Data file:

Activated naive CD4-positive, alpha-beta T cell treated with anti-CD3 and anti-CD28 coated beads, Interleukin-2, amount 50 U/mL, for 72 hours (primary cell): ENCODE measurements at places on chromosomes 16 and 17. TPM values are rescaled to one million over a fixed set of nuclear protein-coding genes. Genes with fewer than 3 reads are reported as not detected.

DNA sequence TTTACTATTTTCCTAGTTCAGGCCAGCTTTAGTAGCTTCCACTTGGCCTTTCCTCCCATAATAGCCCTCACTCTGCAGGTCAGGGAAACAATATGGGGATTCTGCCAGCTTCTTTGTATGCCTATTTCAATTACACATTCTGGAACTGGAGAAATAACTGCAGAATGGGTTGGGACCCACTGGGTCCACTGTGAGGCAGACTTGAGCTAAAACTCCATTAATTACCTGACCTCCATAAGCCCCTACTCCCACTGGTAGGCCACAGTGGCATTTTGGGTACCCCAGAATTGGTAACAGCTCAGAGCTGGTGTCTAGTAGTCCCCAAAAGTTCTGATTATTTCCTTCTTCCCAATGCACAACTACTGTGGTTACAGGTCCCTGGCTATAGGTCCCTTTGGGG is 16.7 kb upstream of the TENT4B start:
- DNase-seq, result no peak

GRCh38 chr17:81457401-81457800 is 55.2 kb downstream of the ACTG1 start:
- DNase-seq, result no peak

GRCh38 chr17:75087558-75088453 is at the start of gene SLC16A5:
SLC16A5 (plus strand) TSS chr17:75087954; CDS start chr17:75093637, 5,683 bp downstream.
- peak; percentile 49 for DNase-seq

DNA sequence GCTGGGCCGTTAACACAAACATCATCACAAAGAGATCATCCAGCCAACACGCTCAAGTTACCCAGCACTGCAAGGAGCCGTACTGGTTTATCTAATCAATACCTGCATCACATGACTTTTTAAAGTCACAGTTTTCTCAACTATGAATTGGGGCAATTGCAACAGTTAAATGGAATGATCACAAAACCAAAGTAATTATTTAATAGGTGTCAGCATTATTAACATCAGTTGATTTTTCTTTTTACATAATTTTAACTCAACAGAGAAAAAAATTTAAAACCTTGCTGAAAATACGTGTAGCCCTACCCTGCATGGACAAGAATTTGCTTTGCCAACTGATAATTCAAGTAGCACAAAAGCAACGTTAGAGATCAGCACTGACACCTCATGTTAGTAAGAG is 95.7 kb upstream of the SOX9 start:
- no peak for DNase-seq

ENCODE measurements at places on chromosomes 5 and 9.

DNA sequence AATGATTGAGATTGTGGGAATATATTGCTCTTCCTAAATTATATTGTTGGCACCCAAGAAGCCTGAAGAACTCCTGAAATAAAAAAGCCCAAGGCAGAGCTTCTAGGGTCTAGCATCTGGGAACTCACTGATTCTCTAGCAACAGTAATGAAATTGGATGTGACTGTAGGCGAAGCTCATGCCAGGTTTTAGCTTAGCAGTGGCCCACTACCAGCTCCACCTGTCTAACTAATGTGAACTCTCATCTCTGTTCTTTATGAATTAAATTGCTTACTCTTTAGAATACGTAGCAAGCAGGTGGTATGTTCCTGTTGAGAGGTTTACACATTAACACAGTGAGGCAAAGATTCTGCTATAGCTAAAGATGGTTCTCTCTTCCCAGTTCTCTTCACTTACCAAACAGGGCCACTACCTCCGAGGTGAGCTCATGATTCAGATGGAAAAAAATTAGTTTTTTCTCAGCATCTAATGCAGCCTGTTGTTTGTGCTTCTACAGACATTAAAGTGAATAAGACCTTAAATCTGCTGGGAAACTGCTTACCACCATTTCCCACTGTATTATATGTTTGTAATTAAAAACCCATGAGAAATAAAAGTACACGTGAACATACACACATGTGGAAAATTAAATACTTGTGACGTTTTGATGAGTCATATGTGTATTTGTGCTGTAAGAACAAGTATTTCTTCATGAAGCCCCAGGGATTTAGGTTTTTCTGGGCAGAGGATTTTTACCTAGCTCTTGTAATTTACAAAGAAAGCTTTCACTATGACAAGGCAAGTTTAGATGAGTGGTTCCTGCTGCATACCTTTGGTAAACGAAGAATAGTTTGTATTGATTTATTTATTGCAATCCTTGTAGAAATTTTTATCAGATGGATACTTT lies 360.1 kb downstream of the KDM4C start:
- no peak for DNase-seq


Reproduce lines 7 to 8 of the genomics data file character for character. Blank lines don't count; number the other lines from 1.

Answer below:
SLC16A5 (plus strand) TSS chr17:75087954; CDS start chr17:75093637, 5,683 bp downstream.
- peak; percentile 49 for DNase-seq